Pfizer ($PFE) has extended the run of good news for its focus on targeted cancer treatment with a positive recommendation from EU regulators for Bosulif. The nod sets the stage for another approval and greater sales of the leukemia drug.
The European Medicines Agency (EMA) supported the use of Bosulif for patients with Philadelphia chromosome positive chronic myelogenous leukemia who have failed treatment with other kinase inhibitors for the rare form of leukemia. EU approvals usually follow within a couple of months of EMA recommendations. The FDA approved the cancer treatment in September, prompting analysts to estimate that Pfizer could generate $341 million in U.S. annual sales by 2016.
Novartis' ($NVS) Gleevec, the first drug in the same class as Bosulif, is the typical first-line therapy. The treatments work by inhibiting an enzyme called tyrosine kinase. But patients often become resistant to Gleevec, which is why second-line therapies such as Bosulif are increasingly important. Bristol-Myers Squibb's ($BMY) Sprycel and Novartis' Tasigna are other second-line CML drugs.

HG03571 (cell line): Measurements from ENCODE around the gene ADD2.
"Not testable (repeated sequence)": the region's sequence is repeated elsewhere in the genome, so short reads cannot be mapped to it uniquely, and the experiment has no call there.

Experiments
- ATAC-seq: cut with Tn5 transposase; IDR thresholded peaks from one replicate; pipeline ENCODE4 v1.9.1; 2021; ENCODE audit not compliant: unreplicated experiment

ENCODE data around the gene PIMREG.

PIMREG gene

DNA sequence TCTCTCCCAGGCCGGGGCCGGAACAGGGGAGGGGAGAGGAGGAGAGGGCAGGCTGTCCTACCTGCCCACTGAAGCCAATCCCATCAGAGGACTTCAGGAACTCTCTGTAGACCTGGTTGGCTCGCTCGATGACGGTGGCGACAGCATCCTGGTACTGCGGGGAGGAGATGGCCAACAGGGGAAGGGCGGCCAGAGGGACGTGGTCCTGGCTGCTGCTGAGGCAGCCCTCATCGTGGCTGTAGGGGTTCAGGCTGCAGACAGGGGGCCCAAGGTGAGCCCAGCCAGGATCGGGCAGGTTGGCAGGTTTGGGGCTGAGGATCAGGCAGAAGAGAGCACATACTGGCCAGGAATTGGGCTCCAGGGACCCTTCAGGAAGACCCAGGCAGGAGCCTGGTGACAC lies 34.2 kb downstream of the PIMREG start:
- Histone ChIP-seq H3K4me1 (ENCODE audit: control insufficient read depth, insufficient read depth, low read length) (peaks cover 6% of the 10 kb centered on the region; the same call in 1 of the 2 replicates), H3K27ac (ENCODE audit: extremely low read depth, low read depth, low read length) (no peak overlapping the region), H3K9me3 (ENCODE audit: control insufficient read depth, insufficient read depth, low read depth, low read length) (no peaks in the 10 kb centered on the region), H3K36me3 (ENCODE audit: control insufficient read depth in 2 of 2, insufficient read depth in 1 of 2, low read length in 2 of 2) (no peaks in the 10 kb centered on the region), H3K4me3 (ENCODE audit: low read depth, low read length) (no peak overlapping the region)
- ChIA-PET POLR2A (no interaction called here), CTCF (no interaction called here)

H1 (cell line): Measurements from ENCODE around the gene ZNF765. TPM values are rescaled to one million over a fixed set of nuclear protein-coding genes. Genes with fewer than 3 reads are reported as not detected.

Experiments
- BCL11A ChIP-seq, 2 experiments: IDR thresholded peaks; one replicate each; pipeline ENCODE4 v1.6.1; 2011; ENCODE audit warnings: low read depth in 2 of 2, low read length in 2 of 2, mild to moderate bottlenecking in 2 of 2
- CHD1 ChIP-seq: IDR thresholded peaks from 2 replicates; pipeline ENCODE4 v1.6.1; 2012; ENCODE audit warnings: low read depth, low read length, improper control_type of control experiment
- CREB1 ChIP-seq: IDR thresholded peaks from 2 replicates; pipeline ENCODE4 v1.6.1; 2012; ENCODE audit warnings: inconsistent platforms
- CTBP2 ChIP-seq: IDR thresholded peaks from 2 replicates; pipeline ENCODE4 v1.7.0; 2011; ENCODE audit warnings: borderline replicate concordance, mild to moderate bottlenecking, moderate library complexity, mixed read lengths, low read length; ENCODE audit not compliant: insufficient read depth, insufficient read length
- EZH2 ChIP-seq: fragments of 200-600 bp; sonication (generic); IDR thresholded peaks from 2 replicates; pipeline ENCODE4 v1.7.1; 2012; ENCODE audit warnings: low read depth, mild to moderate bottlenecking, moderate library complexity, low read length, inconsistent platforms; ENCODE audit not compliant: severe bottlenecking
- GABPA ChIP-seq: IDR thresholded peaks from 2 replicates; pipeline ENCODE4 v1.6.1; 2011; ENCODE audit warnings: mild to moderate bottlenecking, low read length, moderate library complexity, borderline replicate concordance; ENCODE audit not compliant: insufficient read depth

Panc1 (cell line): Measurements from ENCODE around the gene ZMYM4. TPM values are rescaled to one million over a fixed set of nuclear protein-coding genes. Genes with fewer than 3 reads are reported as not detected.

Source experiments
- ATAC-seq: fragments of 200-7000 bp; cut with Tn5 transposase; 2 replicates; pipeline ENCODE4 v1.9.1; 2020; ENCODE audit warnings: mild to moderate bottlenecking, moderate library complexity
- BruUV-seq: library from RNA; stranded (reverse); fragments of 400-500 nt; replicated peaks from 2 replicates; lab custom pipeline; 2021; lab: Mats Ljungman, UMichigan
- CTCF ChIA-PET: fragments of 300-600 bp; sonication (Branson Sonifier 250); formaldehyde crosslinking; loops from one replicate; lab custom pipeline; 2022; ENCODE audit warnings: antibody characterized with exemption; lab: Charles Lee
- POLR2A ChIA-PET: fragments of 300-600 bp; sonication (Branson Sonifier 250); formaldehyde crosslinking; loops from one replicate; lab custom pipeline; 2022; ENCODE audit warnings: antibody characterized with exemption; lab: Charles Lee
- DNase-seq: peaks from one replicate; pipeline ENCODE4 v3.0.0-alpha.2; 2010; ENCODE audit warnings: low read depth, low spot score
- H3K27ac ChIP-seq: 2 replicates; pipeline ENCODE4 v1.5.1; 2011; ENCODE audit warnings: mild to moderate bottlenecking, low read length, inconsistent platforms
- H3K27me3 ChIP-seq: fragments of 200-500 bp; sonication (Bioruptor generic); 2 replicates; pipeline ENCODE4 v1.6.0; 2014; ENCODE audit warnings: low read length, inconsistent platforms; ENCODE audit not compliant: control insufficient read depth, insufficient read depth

These kinds of targeted therapies are a hot area right now because they can narrow the treatment options for some patients, avoiding ones that probably won't work. Pfizer has moved three targeted cancer treatments through the FDA--Bosulif, lung cancer drug Xalkori, and its kidney cancer drug Inlyta. Investors like their potential because while patient pools are smaller, their price tags are higher. But that in itself has created some issues. The EU also has approved Inlyta, but the U.K.'s drug price watchdog NICE recommended against it in December, saying its price of £3,517 ($5,660) for 56 5-milligram Inlyta tablets was too high.
- here's the EMA recommendation (pdf)
- see Pfizer's release